Nevruz, a festival marking the arrival of spring, is observed across Turkey with the country's leaders sharing messages of unity, in parallel with the multi-ethnic and multi-faith nature of the event
Turkey marked Nevruz Tuesday, an ancient festival widely observed in the country, as well as in Iran, Afghanistan, Central Asia and other countries in the region. The festival, which celebrates the arrival of spring, was an opportunity for politicians to express messages of unity in a country that has been home to multiple faiths, ethnicities and civilizations throughout its history.
Prime Minister Binali Yıldırım was the guest at a ceremony to mark the day in the capital Ankara. The event was organized by a foundation from the Alevi community, which also commemorates it as the birthday of Ali, the Prophet Muhammad's cousin and companion, who is revered by Sunnis and Alevis. Addressing an audience including foreign guests, Yıldırım underlined the centuries-old brotherhood between different faiths and ethnicities and highlighted how Alevi wisdom shaped the Ottoman civilization.
President Recep Tayyip Erdoğan also issued a written message to celebrate Nevruz, saying the festival has been a symbol of the onset of spring as well as brotherhood and friendship in a broad geographical area. "At a time when our region is facing more challenges, we have to reclaim the spirit of resurrection evidenced in Nevruz," Erdoğan said in his message.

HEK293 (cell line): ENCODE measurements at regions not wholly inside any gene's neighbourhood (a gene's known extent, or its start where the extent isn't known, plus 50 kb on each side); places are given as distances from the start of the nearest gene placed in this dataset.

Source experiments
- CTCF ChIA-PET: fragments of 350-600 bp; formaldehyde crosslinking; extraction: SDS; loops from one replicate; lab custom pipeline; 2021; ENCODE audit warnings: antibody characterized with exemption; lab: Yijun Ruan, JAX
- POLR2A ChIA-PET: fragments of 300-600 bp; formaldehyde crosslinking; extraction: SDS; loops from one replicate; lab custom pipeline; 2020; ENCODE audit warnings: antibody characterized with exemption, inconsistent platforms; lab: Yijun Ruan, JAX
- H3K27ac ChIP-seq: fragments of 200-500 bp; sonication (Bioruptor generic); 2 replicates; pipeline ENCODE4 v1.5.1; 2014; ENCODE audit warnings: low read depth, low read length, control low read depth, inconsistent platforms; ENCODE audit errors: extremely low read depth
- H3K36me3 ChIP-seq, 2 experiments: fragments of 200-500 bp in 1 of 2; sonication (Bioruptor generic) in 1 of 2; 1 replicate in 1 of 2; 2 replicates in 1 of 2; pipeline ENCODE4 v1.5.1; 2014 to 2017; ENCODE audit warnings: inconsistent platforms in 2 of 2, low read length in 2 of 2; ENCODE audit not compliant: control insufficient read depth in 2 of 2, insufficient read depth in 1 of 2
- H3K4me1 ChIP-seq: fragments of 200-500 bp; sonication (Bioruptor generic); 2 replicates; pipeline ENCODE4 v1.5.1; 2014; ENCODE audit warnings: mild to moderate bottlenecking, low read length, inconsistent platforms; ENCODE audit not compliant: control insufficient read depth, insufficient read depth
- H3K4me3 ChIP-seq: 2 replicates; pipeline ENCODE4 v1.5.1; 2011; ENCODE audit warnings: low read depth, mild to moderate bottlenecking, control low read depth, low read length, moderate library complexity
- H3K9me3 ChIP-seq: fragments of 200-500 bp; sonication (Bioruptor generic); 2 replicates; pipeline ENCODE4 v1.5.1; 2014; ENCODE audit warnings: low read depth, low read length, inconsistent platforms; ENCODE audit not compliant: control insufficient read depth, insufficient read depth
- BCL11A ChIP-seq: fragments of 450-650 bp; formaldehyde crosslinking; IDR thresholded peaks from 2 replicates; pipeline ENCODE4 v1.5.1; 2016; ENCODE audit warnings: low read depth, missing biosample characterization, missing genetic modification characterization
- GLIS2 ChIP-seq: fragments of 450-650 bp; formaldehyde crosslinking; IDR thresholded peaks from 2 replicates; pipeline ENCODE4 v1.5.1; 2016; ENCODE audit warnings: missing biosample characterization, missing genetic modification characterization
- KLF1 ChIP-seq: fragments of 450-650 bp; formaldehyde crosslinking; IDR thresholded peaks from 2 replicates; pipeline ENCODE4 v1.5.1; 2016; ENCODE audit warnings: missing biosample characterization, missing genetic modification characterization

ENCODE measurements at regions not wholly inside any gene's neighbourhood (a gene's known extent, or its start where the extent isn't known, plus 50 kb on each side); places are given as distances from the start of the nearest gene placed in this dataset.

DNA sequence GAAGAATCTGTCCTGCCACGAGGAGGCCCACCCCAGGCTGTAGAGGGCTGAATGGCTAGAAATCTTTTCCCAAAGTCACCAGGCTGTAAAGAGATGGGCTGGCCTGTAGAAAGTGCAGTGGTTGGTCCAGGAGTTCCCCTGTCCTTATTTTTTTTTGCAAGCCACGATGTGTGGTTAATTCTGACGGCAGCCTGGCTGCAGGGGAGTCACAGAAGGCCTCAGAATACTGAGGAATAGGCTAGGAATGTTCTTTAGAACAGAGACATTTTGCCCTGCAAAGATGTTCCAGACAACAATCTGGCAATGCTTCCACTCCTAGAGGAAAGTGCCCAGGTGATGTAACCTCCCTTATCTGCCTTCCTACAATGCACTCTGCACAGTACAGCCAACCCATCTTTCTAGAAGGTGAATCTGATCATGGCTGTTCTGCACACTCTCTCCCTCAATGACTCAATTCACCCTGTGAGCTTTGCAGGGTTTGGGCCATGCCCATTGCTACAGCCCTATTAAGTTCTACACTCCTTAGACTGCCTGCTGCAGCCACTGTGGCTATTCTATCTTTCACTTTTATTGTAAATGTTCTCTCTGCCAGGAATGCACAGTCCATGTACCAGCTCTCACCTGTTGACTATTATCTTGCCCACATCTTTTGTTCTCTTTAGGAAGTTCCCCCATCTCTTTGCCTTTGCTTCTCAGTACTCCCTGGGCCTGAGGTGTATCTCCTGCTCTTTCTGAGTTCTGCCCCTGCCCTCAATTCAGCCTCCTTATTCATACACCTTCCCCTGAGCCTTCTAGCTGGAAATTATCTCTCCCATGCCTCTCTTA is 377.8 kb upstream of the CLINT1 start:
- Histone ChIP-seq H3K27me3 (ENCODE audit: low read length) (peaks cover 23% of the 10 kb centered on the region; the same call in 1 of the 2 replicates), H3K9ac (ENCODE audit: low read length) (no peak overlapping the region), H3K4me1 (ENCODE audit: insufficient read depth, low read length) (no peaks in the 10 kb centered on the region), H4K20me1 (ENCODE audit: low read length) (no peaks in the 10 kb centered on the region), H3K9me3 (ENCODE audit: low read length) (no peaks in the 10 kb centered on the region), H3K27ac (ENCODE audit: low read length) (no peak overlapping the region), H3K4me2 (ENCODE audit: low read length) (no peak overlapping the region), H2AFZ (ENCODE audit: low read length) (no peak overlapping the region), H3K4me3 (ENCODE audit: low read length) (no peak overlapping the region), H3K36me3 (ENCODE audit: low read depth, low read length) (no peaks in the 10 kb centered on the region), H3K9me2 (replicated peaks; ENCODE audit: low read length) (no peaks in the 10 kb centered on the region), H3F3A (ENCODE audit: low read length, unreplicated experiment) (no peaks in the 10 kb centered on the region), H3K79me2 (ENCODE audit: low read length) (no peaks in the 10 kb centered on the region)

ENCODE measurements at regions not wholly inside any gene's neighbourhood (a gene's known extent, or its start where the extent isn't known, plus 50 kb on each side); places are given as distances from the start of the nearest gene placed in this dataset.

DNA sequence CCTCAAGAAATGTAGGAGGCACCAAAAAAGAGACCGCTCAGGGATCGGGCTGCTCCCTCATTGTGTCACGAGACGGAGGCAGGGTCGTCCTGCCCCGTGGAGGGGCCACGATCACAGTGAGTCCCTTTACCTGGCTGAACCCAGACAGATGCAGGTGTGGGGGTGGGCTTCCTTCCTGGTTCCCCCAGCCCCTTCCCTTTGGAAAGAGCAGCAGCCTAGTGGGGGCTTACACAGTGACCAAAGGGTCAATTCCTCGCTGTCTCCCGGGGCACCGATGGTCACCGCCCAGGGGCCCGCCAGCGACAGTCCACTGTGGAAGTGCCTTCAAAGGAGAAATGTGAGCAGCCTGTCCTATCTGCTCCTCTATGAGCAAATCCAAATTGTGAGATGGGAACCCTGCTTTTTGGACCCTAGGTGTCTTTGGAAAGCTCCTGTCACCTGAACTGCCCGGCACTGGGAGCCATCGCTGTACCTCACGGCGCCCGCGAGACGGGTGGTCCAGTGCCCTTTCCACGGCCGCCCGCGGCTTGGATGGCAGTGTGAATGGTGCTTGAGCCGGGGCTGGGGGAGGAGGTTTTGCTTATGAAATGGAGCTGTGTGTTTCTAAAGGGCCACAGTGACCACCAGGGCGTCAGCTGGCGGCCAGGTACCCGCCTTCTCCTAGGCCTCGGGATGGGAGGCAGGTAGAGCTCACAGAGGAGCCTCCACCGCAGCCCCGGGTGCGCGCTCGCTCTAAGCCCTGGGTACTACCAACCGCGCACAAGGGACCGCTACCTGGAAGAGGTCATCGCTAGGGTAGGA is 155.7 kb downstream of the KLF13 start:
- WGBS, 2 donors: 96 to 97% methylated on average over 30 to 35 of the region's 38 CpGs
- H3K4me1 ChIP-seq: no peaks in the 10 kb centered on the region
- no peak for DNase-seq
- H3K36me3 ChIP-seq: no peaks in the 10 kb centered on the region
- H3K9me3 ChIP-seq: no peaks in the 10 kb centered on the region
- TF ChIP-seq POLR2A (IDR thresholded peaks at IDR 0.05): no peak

The festival was not without tensions as the terrorist group the PKK, which claims to defend the rights of Kurds, used the event for its propaganda. Several demonstrators attending a rally in southeastern Diyarbakır organized to mark Nevruz unfurled photos of the jailed PKK leader, while police shot a man trying to enter the venue with a knife after he tried to flee upon being detected. Elsewhere, rallies organized by a political party known to have ties to the terrorist group were held without incident.
Although the origins of this ancient tradition are a matter of historic debate, Nevruz, which means "new day" in Persian, is said to have its origins in Zoroastrianism, the religion of pre-Islamic, Persian empires. According to this religion, March 21 is considered the day of the earth's creation and the first day of the new year. While some claim that Turks living in Central Asia were the first people to celebrate the coming of spring, the principle view of Nevruz according to Turkic tradition is the celebration of independence. It marks the day of departure from Ergenekon, where Turks were trapped for years before a blacksmith melted the rock and Asena, a grey wolf, led them to freedom. Ever since, Nevruz has been accepted as the beginning of the new year by Turkic nations around the world and is still honored with vibrant celebrations, including festivals.
The official Nevruz celebrations in Turkey were attended by local administrators in 81 provinces while concerts were held and will be held in the coming days by musicians from around the world to celebrate the festival. Celebrations are usually marked with the lighting of and jumping over bonfires, and other customs.
Officially registered on the UNESCO list of Intangible Cultural Heritage of Humanity, the General Assembly of the United Nations has declared March 21 the "International Day of Nevruz."